City Beat: Election Day Is Less Than Two Months Away — Time For Politicians To Attack Character Of Opponents?
It seems like the campaign for this election year has gone on forever! Now that Labor Day is behind us and Election Day 2022 is ahead of us on Nov. 8th, I think we can expect some of the candidates to get nasty and try to assassinate the character of their opponents. In fact, that has already started in some of the races impacting on Decatur and Central Illinois.
The gloves came off early in the race for governor with opponents attacking each other from the get-go. The Republican gubernatorial primary campaign was brutal by any political standard and the attacks down the stretch promise to be even more of the same. The battle between Governor J.B. Pritzker and his Republican challenger Darren Bailey is already full of “political swipes” but look for the intensity to escalate the closer with get to Nov. 8.
•THE RACE between Democrat Nikki Budzinski and Republican Regan Deering in the 13th Congressional District warmed up immediately after the June primary. The IL 13 was drawn to favor Budzinski but national issues involving President’s Joe Biden’s handling of inflation and other issues have put additional pressure on Democrat candidates to win in November. Deering is proving to be a worthy candidate and both campaigns are increasing attacks on the credibility of their opponent. Budzinski is now focusing on the abortion issue and attracting pro-abortion supporters to her campaign. Deering has a view which would classify her as pro-life, although her stance is not against abortion in every instance. She believes there are exceptions. The abortion rhetoric will escalate the closer we get to Nov. 8.
• STATE SENATOR Doris Turner (D-Springfield) represents part of Decatur and Macon County in the 48th District, after being appointed to the position last year. She is running for election against Sandy Hamilton (R-Springfield). A few weeks ago, I started seeing some television commercials about Turner that I thought were good. Those commercials presented Turner as a person who was friendly, well-respected and easy to like. That’s the way I found Turner to be when she sat down with me at the Tribune not that long ago to talk about her reasons for serving as state senator, what she has accomplished and hopes to accomplish.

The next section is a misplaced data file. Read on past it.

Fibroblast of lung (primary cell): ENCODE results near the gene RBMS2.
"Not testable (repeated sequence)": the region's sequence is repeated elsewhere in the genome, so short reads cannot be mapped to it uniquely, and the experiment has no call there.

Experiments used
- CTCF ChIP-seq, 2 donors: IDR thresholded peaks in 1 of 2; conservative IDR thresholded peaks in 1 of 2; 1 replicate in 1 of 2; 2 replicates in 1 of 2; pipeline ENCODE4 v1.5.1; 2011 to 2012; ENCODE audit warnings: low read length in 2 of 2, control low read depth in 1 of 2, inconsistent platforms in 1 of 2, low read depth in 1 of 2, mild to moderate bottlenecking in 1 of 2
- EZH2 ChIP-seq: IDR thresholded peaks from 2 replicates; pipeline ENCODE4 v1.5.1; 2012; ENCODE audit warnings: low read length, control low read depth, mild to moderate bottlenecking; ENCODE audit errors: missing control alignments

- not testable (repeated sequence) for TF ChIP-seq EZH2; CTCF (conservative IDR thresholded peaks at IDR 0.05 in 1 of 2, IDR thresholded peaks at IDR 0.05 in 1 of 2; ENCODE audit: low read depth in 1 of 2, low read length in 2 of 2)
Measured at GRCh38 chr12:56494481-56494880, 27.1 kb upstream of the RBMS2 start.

Recently, I saw a couple commercials bashing her opponent Hamilton and, in my opinion, diminished the positive impact of the good commercials. I realize that usually this kind of advertising isn’t directly authorized by a candidate, but “Paid for by Friends of Doris Turner” has her name on those negative commercials.
• AS I’VE mentioned often in this column, I remember covering campaigns years ago when candidates would not even mention the name of their opponent because they didn’t want to give him or her any publicity. Back then, candidates campaigned on their qualifications and vision for the office, not try to destroy the reputation of the opponent. I still believe voters should cast their ballots “for” a candidate, not “against” a candidate.
Years ago, when I campaigned for my first term as mayor, I faced three opponents in the primary election. I don’t ever remember that any of us bashed anyone else in the campaign. In fact, after I won the primary, one of the candidates, Pat McDaniel, worked on my campaign as we moved towards the General Election. (Several years later, Pat won election to the city council and served for many years.) Dave Butts also made it through the primary and as we appeared together in interviews, there was never any hostility between us. One of my sons was in the Gulf War at the time and I remember Dave, during one of our informal conversations, told me that he was praying for the safety of my son.
When I won the election, Dave called and congratulated me and there was never any bad feelings between us. That’s a far cry from what we often see happen between candidates at the state and national level these days — even in Presidential races.
There is nothing wrong with political debate on the issues. There is something wrong with personal attacks that are meant to demean a candidate, instead of disagree with his or her platform. Let’s choose the people we want to lead us based on what they represent, not based on what they often claim their opponents represent. That’s the American way!
• I JOIN Brian Byers on WSOY’s Byers & Co. every Thursday morning at 7:00 to discuss the issues confronting our community and Central Illinois.